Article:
Worst drowning season on record for Queensland beaches
IT IS a record not made to be broken.
As volunteer surf lifesavers brace for a flood of holiday makers, News Queensland can reveal this is the worst season on record for beach drownings.
Nine people have died at Queensland beaches since July - the worst start to a season since Surf Life Saving Queensland started tracking such data nearly 15 years ago.
While some of the deaths are still the subject of coronial investigations, the number dwarfs the figure for the corresponding period last year (just two), and is significantly higher than any period on record.
In the past five months, there have been four fatalities in Far North Queensland (two on Green Island and one each on Trinity Beach and Fitzroy Island); four across the Sunshine Coast (three at Noosa and one at Currimundi) and one at Horseshoe Bay near Townsville.
From tomorrow, Surf Life Saving Queensland will be extending patrol hours across the state, along with increased jet ski and helicopter surveillance patrols, as lifesavers look to ramp up safety ahead of the peak summer holidays.
With the majority of fatalities occurred at unpatrolled beaches or outside designated patrol
hours, SLSQ lifesaving services manager Peta Lawlor said it had never been more relevant to adhere to the time-honoured message to swim between the flags.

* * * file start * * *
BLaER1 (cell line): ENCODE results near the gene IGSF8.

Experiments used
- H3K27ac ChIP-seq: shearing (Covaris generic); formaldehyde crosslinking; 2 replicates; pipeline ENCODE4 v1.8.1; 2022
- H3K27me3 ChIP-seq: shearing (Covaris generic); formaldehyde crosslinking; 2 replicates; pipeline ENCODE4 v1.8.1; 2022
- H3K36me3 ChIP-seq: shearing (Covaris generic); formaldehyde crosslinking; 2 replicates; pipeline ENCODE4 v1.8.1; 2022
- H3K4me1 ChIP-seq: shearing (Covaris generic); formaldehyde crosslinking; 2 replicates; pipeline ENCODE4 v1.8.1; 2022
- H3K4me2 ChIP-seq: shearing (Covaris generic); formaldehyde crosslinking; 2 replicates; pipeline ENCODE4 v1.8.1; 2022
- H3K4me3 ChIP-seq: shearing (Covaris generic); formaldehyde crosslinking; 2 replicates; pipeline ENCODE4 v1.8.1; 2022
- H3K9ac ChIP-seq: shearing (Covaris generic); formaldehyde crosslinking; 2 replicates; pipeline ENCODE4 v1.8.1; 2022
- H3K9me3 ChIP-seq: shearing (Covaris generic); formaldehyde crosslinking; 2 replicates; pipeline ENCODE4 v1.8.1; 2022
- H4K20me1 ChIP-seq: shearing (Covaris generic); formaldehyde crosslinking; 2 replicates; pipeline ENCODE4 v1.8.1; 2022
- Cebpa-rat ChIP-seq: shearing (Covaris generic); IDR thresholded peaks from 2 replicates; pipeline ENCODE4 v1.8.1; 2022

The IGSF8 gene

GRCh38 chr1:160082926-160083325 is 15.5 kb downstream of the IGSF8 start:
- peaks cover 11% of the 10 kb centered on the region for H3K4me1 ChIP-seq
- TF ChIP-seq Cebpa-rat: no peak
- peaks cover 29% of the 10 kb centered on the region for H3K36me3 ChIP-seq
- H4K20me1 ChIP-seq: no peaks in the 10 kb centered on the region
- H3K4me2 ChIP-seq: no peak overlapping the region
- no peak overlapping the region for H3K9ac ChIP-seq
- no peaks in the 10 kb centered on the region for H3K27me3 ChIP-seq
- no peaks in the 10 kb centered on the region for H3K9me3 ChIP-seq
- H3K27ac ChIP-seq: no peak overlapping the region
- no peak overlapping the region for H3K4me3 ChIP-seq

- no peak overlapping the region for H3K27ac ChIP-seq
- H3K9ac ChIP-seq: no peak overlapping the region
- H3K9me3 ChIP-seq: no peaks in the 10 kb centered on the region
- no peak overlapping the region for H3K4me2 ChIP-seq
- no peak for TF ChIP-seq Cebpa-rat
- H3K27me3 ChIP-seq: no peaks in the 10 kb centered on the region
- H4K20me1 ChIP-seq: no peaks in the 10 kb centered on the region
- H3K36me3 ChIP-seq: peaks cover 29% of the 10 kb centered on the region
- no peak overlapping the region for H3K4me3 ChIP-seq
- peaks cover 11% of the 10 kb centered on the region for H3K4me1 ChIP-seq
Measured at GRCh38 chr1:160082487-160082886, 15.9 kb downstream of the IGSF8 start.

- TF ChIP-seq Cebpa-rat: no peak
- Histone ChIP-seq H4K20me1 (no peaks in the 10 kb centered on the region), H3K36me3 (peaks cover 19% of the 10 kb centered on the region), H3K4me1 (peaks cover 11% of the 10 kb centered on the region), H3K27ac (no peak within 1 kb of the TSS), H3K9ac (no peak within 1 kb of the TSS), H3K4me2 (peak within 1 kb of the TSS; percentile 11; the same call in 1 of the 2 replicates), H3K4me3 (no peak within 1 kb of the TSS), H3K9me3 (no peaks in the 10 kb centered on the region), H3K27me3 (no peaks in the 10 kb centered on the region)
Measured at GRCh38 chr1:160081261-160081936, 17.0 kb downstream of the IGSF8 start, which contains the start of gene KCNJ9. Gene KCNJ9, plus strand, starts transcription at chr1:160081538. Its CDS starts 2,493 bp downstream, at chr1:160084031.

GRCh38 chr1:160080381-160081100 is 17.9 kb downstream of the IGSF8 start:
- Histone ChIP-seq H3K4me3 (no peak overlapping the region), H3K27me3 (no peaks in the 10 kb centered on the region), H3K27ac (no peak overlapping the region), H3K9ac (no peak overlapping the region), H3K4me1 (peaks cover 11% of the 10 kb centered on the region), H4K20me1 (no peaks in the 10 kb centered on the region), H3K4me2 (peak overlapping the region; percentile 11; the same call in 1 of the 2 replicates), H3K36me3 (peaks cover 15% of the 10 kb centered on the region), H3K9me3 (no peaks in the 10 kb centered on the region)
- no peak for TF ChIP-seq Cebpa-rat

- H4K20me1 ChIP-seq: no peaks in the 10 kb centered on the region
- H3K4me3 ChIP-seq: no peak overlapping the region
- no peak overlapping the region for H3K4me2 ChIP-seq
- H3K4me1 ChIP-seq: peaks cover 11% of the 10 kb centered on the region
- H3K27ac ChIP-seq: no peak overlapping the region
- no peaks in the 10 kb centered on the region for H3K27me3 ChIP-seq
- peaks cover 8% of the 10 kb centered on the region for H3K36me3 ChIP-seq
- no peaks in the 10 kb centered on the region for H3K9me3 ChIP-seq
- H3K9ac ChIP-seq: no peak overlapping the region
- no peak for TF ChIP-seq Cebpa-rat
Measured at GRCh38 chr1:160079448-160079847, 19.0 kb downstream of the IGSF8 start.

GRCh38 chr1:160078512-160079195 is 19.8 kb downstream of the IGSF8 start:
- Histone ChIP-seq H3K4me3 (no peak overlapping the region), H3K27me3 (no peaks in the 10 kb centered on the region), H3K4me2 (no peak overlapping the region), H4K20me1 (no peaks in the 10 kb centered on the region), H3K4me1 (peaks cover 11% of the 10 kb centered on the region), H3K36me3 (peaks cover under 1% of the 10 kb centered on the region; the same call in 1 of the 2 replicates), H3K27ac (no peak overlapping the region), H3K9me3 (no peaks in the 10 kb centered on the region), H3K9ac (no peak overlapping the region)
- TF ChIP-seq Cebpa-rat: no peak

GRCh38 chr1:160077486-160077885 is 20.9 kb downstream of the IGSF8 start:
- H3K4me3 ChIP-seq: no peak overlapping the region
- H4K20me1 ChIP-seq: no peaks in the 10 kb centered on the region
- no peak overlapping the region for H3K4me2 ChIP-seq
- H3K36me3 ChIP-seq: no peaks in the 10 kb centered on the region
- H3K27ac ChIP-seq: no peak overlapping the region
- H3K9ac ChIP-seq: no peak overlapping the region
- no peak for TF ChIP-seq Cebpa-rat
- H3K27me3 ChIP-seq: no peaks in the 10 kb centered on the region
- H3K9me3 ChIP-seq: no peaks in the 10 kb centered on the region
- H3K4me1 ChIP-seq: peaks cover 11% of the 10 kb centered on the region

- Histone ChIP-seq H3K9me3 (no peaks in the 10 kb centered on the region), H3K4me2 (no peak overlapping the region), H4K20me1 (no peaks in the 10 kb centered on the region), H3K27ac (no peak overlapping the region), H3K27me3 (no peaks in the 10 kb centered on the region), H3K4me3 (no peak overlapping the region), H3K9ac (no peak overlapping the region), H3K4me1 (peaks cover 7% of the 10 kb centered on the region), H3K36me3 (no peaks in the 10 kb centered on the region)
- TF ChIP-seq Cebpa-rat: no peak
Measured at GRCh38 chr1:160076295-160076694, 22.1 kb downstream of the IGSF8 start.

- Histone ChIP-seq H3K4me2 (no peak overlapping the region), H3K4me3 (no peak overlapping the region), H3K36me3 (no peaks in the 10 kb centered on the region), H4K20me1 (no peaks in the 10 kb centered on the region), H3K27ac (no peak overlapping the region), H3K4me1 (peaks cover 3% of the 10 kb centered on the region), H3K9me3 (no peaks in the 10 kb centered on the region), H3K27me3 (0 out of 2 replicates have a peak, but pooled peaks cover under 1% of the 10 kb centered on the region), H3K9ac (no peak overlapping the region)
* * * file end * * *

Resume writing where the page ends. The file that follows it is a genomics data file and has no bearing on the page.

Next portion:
"Unfortunately people are continuing to put their own lives at risk by entering the surf at night or outside of the flags and the devastating reality is, not everyone makes it back safely," she said.
"Sometimes we see a strong trend or common thread linking fatalities together, but it hasn't been the case so far this season, with people from all backgrounds and all walks of life tragically losing their lives.
"If anything, it's a heartbreaking reminder that anyone at any time can get into trouble if they're not putting safety first.
"It might be a flash rip, a dumping wave or even a heart attack in the water, but if you run into trouble, the chances of survival are significantly reduced if you're not swimming at a patrolled beach near surf lifesavers or lifeguards."
Ms Lawlor called on beachgoers to help out by exercising caution this summer.
"It doesn't matter how competent you are in the surf, the ocean can be extremely unpredictable," she said.
"We're pleading with all beachgoers to put safety first, exercise caution in and around the water, and only swim between the red and yellow flags."
Only six people drowned at Queensland beaches for the entire 2016-17 financial year and just three the year before that.